3,180 MILES WALKED OF 3,180 MILE GOAL
CERTIFIED JOB TRAINING & APPRENTICESHIP PLACEMENT FOR AT-RISK CHILDREN
My name is Frank Chiarelli
I'm a Chicagoan, a writer and competitive eater with success in teaching my father how to use the internet.
One day I just got tired of reading about our growing homicide totals, and the many issues plaguing our cities across the country.
So I decided to do what I could to help.
I cashed out my 401K, sold all my furniture, and began walking across the country from Delaware to California meeting with educators, public officials, and regular citizens in effort to bring attention to our nation's instability, and maybe influence greater community activism as well.
After overcoming a dangerous childhood myself, I decided to put any monetary contributions toward children living in our most at-risk neighborhoods, who everyday are threatened with becoming another statistic of our notorious criminal epidemic.
Follow along via Facebook or Instagram or donate below. I could use your support.
Where is the money going?
A 501(c)3 Non-Profit career training and apprenticeship program for at-risk children ages 15-24.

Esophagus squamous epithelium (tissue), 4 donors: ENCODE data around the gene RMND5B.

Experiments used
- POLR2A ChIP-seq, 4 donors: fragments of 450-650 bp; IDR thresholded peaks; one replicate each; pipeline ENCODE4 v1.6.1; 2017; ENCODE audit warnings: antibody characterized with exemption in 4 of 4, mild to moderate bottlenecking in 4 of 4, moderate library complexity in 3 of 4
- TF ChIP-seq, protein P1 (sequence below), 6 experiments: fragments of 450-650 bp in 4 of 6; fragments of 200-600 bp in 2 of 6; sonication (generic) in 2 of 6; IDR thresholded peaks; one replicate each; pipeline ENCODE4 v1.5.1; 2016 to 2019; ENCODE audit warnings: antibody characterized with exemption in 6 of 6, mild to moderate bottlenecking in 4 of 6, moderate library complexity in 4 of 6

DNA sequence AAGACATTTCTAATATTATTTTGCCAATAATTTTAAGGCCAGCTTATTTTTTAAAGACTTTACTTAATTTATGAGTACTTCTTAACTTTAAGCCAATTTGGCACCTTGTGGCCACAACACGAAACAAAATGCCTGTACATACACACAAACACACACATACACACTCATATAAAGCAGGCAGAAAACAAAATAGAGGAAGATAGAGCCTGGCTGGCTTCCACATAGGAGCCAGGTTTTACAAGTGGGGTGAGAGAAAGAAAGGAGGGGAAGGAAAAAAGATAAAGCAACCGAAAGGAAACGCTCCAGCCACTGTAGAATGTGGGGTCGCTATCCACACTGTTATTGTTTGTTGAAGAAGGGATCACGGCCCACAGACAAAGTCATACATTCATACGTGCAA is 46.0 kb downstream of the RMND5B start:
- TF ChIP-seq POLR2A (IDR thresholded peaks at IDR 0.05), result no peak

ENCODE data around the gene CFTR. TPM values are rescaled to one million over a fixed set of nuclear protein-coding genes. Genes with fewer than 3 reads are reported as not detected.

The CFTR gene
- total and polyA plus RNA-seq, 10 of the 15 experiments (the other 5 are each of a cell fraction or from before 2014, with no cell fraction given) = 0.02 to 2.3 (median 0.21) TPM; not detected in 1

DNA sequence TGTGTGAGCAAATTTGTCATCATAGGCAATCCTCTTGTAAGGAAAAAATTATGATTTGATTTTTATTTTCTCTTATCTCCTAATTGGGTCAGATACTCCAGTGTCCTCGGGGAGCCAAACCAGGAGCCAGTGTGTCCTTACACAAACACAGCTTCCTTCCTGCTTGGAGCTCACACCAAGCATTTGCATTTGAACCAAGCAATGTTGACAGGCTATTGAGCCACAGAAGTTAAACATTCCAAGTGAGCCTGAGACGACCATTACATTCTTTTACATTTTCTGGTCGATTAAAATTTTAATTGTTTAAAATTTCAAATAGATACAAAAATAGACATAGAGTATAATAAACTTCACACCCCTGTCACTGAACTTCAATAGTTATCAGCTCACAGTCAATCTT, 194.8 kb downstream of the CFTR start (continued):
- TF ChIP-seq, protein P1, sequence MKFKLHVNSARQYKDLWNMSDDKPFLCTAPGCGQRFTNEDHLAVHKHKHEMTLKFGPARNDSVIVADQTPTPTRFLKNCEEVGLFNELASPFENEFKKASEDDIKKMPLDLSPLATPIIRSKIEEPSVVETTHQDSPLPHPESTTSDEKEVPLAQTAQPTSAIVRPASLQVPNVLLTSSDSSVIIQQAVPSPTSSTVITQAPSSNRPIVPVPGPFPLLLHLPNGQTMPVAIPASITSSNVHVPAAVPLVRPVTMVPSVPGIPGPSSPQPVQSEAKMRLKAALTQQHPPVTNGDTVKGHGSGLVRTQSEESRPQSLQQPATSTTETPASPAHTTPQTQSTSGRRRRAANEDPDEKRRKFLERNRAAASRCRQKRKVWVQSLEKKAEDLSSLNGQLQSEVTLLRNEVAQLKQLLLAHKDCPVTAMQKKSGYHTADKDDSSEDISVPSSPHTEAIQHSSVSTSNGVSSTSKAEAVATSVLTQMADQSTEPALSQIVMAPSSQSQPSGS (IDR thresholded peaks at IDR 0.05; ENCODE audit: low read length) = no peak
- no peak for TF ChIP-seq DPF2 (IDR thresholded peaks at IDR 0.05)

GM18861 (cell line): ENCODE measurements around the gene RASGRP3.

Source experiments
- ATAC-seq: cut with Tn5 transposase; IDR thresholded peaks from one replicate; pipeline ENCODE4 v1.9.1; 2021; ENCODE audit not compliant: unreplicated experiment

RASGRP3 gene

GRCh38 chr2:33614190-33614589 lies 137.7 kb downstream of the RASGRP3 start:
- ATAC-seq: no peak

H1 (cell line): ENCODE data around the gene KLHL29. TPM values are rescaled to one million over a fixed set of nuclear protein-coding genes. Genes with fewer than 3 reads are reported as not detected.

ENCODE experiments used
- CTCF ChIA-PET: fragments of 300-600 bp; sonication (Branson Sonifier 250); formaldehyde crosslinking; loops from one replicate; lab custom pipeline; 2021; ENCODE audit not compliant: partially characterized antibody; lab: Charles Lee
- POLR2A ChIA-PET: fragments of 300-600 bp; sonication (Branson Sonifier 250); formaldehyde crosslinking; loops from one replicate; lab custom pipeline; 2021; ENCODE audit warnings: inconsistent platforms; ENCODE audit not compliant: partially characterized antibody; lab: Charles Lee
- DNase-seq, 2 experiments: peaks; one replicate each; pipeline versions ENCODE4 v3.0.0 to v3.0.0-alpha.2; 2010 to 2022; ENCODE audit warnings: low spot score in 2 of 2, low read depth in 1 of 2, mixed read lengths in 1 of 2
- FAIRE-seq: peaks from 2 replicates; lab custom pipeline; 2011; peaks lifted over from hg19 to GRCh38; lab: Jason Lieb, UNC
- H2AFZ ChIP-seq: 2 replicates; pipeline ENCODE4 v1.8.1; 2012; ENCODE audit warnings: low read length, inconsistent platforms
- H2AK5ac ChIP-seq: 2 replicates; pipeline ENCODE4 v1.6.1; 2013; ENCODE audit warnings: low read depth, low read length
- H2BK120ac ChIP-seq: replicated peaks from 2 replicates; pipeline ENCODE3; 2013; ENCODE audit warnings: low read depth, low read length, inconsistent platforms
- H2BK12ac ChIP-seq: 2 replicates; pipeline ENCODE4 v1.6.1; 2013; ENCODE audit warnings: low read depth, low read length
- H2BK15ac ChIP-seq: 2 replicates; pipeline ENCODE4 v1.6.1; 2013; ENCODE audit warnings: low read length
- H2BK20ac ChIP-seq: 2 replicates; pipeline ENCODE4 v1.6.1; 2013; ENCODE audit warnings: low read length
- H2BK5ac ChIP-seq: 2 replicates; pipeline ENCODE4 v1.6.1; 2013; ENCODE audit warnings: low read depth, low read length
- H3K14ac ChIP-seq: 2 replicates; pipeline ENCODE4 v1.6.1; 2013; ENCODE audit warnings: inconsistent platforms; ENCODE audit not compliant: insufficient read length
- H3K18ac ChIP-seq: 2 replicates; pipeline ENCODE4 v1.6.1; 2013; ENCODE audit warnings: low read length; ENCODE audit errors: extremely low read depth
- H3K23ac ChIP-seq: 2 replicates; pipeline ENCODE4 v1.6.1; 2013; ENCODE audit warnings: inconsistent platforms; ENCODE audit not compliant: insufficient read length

Why we should ALL care
1. Persistent high unemployment among young people adds up to $25 billion a year in uncollected taxes. (Young Invincible's)
2. If youth unemployment were reduced to its pre-recession rate, the federal government would recoup $7.8 billion, or $53 per taxpayer, and state and local governments would recoup $1.1 billion. (Young Invincible's)
3. Chicago was the only major city in the country to lose population last year. According to the U.S. Census, 8,638 Chicagoan's left — nearly twice as many as the year before. (Chicago Tribune)
4. “The High Costs for Out of School and Jobless Youth in Chicago and Cook County,” concludes that unemployment and violence are directly related. (Great Cities Institute at the University of Illinois at Chicago)
5. In a time when our country and its cities are clouded by negativity, 7 Million Strides attempts to evoke change in the way our early generations think about their roles in society and their potential for betterment.
6. You come from a troubled household. You've lost a parent, turned to crime, lived in poverty, or have the slightest taste of existing without structure, friends, faith or a sense of self.